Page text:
While most cooks choose to roast or fry chicken, this recipe from chef Mark Fuller (F&W Best New Chef 2009) proves that poaching it off the stove in a flavorful ginger-and-scallion broth produces amazingly juicy and flavorful meat that you just can't get with other methods.
Slideshow: Great Chinese Recipes
1/4 pound fresh ginger, thinly sliced and crushed, plus 1/2 teaspoon finely grated ginger
8 scallions, halved, plus 1/3 cup thinly sliced scallions, white and light green parts only
Four 12-ounce bone-in chicken breast halves, with skin
3 tablespoons vegetable oil
3 large garlic cloves, minced
1 teaspoon crushed red pepper
1/4 teaspoon Chinese five-spice powder
1 1/4 cups chicken stock or broth
2 tablespoons Chinese black-bean-garlic sauce
1 tablespoon soy sauce
1 tablespoon cornstarch mixed with 1 tablespoon of water
2 teaspoons toasted sesame oil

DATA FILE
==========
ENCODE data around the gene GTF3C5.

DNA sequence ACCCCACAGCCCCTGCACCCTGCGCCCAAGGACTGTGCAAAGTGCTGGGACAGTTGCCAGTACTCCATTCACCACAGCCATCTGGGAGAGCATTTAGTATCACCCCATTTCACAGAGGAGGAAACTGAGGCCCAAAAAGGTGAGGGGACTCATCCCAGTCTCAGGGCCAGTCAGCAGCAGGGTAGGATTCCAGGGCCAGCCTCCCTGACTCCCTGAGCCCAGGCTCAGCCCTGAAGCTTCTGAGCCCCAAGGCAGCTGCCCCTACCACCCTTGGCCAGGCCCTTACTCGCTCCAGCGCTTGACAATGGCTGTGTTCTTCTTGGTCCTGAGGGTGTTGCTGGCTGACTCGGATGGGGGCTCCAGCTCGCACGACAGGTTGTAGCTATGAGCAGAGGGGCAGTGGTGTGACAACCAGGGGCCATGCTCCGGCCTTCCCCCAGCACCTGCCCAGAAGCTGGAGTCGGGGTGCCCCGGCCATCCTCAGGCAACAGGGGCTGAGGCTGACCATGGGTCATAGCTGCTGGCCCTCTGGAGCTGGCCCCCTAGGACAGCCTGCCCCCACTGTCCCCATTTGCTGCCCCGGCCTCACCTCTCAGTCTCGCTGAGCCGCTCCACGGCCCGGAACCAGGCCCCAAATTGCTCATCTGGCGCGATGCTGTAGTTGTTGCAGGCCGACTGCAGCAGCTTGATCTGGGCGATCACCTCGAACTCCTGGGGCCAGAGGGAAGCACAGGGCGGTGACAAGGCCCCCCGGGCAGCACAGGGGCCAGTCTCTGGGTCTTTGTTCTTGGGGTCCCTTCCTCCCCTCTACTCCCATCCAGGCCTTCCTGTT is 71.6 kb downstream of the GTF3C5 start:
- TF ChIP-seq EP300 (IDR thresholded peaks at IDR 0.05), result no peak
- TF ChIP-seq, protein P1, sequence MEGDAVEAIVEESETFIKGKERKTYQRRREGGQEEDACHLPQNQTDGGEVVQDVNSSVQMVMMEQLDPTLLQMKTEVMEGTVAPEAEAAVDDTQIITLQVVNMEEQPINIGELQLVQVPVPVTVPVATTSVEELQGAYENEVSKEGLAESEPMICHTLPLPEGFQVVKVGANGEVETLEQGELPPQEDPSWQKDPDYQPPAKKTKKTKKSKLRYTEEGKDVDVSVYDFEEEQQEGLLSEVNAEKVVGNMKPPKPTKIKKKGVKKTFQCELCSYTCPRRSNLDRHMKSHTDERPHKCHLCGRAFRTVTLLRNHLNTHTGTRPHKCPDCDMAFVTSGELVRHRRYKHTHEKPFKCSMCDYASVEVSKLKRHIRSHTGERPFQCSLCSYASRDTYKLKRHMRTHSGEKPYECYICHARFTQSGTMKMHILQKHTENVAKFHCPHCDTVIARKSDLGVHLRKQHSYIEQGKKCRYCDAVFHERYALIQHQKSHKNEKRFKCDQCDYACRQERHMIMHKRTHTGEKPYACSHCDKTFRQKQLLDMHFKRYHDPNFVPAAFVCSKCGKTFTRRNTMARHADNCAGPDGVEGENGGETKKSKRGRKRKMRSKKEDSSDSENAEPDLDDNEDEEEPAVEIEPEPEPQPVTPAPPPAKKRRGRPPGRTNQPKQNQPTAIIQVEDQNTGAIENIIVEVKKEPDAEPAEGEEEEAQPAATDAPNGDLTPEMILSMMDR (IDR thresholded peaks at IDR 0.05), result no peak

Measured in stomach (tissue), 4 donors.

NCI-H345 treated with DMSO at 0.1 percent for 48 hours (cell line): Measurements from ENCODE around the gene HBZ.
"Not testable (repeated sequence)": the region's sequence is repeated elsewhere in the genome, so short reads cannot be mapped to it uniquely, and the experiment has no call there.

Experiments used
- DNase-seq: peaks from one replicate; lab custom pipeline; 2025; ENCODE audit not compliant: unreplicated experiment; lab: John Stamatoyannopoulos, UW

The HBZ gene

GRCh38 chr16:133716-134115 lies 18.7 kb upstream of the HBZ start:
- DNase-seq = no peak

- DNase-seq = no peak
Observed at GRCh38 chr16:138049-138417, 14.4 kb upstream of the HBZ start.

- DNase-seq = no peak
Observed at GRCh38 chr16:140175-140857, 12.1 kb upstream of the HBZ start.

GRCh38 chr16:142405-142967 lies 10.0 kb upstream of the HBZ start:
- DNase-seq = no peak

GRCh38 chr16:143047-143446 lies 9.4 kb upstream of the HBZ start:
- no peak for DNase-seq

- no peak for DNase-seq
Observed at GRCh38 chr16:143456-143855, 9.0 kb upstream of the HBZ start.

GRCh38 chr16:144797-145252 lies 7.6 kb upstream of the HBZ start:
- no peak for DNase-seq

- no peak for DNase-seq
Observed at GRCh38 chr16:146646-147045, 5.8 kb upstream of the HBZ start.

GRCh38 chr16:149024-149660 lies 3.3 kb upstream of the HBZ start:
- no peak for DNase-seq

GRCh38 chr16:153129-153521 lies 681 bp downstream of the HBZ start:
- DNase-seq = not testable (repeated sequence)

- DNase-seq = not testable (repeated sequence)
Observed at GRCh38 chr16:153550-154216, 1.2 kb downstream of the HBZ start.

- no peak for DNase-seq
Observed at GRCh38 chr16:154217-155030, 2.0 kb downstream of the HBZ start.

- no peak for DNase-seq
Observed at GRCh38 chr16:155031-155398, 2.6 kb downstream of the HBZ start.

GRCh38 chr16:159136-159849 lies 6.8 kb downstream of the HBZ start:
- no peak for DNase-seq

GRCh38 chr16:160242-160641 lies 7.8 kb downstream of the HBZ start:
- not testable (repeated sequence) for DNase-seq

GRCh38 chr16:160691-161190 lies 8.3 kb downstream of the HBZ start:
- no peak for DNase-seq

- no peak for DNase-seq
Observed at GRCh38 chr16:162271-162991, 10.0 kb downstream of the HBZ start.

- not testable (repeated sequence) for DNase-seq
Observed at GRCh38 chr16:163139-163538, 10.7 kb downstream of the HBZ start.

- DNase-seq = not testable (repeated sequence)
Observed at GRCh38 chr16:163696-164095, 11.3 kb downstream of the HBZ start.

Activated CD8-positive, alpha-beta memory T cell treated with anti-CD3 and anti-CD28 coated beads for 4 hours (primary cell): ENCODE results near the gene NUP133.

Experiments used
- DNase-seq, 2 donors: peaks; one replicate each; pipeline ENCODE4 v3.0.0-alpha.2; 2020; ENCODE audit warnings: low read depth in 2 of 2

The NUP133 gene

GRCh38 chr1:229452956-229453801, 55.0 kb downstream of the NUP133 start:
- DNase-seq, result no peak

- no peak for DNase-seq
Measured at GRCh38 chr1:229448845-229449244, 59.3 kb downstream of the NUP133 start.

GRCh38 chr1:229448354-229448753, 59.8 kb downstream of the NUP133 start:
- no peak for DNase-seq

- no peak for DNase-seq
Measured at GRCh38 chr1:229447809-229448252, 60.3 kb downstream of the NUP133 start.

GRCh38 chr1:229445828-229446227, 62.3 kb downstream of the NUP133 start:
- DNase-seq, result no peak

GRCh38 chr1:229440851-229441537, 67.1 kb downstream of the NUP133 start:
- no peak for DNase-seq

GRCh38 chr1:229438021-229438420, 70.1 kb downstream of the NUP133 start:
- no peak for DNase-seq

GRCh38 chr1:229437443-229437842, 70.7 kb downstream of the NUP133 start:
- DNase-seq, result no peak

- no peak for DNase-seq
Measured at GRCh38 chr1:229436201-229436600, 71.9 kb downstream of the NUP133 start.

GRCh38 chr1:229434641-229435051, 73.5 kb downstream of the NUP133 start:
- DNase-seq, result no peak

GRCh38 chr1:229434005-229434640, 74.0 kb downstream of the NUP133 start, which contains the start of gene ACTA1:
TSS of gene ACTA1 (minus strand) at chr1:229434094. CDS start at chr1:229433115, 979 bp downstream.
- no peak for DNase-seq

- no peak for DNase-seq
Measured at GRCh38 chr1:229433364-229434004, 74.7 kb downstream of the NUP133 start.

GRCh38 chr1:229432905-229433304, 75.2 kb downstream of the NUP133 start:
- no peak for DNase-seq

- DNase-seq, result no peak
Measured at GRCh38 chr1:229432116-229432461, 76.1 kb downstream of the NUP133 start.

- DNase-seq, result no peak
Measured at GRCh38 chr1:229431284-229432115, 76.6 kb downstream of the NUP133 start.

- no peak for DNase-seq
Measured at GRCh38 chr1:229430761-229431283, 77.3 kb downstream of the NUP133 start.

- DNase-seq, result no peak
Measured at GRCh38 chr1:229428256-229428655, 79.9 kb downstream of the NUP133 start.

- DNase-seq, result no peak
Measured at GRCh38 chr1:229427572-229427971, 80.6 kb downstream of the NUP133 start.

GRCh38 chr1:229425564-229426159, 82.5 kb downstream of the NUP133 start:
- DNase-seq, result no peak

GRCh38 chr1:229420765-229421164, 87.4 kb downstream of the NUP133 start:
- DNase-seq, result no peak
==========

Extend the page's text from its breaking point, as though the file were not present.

1 tablespoon plus 1 teaspoon unseasoned rice vinegar
1 firm, ripe Bartlett pear, cut into 1/4-inch wedges
4 mandarins, separated into sections
1 cup lightly packed basil leaves, torn
1/4 cup roasted cashews, chopped
How to Make It
In a large pot, bring 16 cups of water and 1/2 cup of salt to a boil with the crushed ginger and halved scallions. Add the chicken and remove from the heat. Cover and let stand until cooked through, 35 minutes.
Meanwhile, in a saucepan, heat 2 tablespoons of the oil until shimmering. Add the garlic and cook over moderately high heat, stirring, until golden, 2 minutes. Add the red pepper, five-spice powder and sliced scallions and cook, stirring, until softened, 3 minutes. Add the stock, black-bean and soy sauces and bring just to a boil. Whisk in the cornstarch mixture and cook until the sauce is thickened, 2 minutes. Stir in the 1/2 teaspoon of grated ginger with the sesame oil and the 1 teaspoon of vinegar; keep warm.
In a bowl, toss the pear, mandarins, basil and cashews with the remaining 1 tablespoon each of oil and vinegar and season with salt.
Transfer the chicken to a carving board and discard the skin and bones. Slice the breasts crosswise, transfer to plates and drizzle with some of the sauce. Serve with the salad, passing additional sauce at the table. make ahead The sauce can be refrigerated overnight; reheat gently, adding water if it is too thick.
Fruit-forward Chenin Blanc is delicious with this pear-studded dish.
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